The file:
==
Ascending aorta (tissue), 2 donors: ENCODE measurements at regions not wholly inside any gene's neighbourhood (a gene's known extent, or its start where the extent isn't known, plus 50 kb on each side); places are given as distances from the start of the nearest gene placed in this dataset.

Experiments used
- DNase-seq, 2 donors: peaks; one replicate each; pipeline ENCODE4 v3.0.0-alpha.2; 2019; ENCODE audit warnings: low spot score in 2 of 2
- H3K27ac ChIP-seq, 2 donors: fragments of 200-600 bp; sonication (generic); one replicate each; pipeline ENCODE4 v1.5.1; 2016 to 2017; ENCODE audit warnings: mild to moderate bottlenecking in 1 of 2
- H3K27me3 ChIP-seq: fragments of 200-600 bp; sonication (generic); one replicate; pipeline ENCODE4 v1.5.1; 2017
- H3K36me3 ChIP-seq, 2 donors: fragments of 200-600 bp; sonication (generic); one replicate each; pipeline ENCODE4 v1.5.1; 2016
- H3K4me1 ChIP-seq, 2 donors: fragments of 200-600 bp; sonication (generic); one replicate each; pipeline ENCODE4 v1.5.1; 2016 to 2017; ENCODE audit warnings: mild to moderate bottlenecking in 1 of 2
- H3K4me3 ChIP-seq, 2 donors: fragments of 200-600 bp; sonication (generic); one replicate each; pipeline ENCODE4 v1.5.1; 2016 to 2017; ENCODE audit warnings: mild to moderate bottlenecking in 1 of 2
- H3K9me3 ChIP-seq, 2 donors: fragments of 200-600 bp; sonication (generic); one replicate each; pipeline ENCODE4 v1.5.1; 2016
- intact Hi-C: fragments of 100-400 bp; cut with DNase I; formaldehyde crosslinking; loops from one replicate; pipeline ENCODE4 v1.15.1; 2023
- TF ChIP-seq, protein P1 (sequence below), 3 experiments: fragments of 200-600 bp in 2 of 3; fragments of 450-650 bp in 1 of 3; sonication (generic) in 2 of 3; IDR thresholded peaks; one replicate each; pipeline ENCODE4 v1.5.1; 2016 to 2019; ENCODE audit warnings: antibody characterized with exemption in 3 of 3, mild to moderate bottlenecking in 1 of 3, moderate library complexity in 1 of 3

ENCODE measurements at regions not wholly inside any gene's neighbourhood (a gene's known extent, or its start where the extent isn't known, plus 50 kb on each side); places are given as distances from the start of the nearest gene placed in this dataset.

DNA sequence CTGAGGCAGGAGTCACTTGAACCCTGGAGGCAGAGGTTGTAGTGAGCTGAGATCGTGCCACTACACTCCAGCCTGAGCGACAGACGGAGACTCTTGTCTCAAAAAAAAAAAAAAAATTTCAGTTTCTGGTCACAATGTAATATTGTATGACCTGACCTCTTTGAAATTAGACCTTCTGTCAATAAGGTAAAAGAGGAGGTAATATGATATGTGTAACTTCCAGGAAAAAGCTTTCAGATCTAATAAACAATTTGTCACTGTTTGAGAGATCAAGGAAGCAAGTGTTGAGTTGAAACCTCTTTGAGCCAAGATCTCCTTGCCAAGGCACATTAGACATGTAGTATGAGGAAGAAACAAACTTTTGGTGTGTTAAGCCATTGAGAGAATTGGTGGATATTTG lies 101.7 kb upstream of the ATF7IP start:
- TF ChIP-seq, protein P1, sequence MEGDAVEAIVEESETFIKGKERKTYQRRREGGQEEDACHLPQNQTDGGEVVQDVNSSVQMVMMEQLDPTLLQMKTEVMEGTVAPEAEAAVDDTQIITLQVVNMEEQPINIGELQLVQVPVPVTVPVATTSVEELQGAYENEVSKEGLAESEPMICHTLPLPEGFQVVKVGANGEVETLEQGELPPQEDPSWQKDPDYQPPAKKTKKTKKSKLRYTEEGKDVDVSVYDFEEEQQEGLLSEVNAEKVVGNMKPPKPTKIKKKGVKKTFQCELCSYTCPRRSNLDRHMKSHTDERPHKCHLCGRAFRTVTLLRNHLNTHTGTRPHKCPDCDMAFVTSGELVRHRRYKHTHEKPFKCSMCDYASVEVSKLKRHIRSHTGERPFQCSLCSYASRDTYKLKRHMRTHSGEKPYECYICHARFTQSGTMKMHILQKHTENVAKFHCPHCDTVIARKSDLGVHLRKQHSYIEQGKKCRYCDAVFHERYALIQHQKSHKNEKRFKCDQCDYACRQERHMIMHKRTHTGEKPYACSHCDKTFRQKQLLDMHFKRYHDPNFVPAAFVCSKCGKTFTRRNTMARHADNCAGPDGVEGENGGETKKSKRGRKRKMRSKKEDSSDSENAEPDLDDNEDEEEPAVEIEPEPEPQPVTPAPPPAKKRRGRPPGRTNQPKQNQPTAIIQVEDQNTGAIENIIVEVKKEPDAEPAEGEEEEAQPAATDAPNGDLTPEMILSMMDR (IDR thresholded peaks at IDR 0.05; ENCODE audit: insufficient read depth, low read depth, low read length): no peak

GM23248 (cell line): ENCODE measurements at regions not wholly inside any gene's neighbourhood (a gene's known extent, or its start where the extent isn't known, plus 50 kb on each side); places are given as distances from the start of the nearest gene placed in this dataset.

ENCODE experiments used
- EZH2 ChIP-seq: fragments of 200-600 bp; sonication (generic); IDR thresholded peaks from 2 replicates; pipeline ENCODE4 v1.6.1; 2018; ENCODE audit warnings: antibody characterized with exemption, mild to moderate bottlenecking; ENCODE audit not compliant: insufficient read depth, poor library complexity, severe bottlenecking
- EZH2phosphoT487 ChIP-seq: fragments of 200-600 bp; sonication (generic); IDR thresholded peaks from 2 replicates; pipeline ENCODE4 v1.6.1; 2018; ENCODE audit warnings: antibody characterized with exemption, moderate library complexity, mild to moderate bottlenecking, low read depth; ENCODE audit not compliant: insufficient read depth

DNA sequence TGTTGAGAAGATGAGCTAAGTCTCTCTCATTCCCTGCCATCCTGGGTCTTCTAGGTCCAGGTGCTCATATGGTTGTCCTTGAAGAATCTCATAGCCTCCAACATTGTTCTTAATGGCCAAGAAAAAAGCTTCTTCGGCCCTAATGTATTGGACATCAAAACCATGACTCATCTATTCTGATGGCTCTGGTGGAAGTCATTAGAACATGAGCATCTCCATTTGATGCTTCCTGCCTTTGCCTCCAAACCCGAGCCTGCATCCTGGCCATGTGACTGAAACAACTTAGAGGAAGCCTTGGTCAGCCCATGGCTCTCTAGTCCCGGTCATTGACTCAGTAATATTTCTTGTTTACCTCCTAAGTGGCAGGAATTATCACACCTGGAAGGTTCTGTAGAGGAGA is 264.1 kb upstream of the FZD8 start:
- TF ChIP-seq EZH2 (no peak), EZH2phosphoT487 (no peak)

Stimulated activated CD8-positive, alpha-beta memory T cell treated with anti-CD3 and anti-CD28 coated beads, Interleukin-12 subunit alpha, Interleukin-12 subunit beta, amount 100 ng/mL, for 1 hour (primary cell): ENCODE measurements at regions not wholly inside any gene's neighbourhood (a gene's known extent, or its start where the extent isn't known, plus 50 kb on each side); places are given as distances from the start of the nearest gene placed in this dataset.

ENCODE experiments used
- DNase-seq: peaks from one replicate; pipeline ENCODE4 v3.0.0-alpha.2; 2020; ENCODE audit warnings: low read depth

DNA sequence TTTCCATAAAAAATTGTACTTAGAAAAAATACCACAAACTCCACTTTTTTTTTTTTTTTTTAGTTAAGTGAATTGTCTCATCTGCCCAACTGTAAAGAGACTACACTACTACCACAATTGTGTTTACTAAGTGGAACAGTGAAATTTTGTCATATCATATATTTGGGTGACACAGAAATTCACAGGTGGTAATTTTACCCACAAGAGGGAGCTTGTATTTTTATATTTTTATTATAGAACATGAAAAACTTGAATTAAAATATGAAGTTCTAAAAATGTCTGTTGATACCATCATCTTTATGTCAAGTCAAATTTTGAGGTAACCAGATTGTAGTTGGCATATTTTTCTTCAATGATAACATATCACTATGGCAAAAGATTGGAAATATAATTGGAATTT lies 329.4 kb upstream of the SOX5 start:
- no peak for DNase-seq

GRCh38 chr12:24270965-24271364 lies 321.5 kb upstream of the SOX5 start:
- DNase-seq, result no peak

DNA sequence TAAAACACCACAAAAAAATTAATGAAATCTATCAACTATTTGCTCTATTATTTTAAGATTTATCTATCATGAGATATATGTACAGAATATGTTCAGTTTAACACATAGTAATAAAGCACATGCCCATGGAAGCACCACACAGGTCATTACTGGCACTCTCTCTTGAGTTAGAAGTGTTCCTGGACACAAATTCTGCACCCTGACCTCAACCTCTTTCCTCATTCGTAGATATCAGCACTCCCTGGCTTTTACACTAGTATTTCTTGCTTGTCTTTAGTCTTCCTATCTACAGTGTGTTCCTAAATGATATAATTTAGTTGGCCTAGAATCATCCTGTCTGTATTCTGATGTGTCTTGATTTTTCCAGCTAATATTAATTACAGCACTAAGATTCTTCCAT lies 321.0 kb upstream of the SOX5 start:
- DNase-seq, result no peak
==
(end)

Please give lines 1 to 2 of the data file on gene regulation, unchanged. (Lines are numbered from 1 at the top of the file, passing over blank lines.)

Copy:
Ascending aorta (tissue), 2 donors: ENCODE measurements at regions not wholly inside any gene's neighbourhood (a gene's known extent, or its start where the extent isn't known, plus 50 kb on each side); places are given as distances from the start of the nearest gene placed in this dataset.

Experiments used